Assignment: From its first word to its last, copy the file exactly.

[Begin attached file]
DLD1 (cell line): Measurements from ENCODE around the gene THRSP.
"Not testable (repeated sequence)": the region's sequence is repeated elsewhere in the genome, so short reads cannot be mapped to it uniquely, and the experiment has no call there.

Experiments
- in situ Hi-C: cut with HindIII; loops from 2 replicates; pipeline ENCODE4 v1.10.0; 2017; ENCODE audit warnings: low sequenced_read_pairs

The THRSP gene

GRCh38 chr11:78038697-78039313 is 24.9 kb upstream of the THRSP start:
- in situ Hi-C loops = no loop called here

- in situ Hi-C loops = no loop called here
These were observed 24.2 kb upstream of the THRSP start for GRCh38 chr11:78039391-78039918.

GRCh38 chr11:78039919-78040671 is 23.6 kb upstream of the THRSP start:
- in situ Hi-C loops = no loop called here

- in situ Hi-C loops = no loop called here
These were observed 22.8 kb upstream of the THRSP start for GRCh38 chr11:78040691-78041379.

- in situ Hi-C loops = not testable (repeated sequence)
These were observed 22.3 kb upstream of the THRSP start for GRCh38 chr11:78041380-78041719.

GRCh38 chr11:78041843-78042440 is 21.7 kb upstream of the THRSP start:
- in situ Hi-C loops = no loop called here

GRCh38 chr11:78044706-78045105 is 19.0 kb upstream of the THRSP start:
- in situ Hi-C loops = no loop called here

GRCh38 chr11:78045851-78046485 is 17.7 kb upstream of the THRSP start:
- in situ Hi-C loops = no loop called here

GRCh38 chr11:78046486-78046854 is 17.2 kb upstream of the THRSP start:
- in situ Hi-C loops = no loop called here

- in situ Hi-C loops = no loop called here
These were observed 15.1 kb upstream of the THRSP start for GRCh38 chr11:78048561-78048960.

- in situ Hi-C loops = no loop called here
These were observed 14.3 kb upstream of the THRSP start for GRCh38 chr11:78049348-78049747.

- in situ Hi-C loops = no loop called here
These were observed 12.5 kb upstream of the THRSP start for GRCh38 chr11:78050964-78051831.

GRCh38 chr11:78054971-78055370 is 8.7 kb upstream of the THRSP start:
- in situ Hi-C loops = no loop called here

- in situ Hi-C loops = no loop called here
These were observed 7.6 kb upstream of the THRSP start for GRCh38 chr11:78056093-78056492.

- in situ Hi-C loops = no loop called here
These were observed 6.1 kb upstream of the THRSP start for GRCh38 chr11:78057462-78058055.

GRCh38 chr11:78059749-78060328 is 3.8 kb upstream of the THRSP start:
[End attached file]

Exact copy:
DLD1 (cell line): Measurements from ENCODE around the gene THRSP.
"Not testable (repeated sequence)": the region's sequence is repeated elsewhere in the genome, so short reads cannot be mapped to it uniquely, and the experiment has no call there.

Experiments
- in situ Hi-C: cut with HindIII; loops from 2 replicates; pipeline ENCODE4 v1.10.0; 2017; ENCODE audit warnings: low sequenced_read_pairs

The THRSP gene

GRCh38 chr11:78038697-78039313 is 24.9 kb upstream of the THRSP start:
- in situ Hi-C loops = no loop called here

- in situ Hi-C loops = no loop called here
These were observed 24.2 kb upstream of the THRSP start for GRCh38 chr11:78039391-78039918.

GRCh38 chr11:78039919-78040671 is 23.6 kb upstream of the THRSP start:
- in situ Hi-C loops = no loop called here

- in situ Hi-C loops = no loop called here
These were observed 22.8 kb upstream of the THRSP start for GRCh38 chr11:78040691-78041379.

- in situ Hi-C loops = not testable (repeated sequence)
These were observed 22.3 kb upstream of the THRSP start for GRCh38 chr11:78041380-78041719.

GRCh38 chr11:78041843-78042440 is 21.7 kb upstream of the THRSP start:
- in situ Hi-C loops = no loop called here

GRCh38 chr11:78044706-78045105 is 19.0 kb upstream of the THRSP start:
- in situ Hi-C loops = no loop called here

GRCh38 chr11:78045851-78046485 is 17.7 kb upstream of the THRSP start:
- in situ Hi-C loops = no loop called here

GRCh38 chr11:78046486-78046854 is 17.2 kb upstream of the THRSP start:
- in situ Hi-C loops = no loop called here

- in situ Hi-C loops = no loop called here
These were observed 15.1 kb upstream of the THRSP start for GRCh38 chr11:78048561-78048960.

- in situ Hi-C loops = no loop called here
These were observed 14.3 kb upstream of the THRSP start for GRCh38 chr11:78049348-78049747.

- in situ Hi-C loops = no loop called here
These were observed 12.5 kb upstream of the THRSP start for GRCh38 chr11:78050964-78051831.

GRCh38 chr11:78054971-78055370 is 8.7 kb upstream of the THRSP start:
- in situ Hi-C loops = no loop called here

- in situ Hi-C loops = no loop called here
These were observed 7.6 kb upstream of the THRSP start for GRCh38 chr11:78056093-78056492.

- in situ Hi-C loops = no loop called here
These were observed 6.1 kb upstream of the THRSP start for GRCh38 chr11:78057462-78058055.

GRCh38 chr11:78059749-78060328 is 3.8 kb upstream of the THRSP start: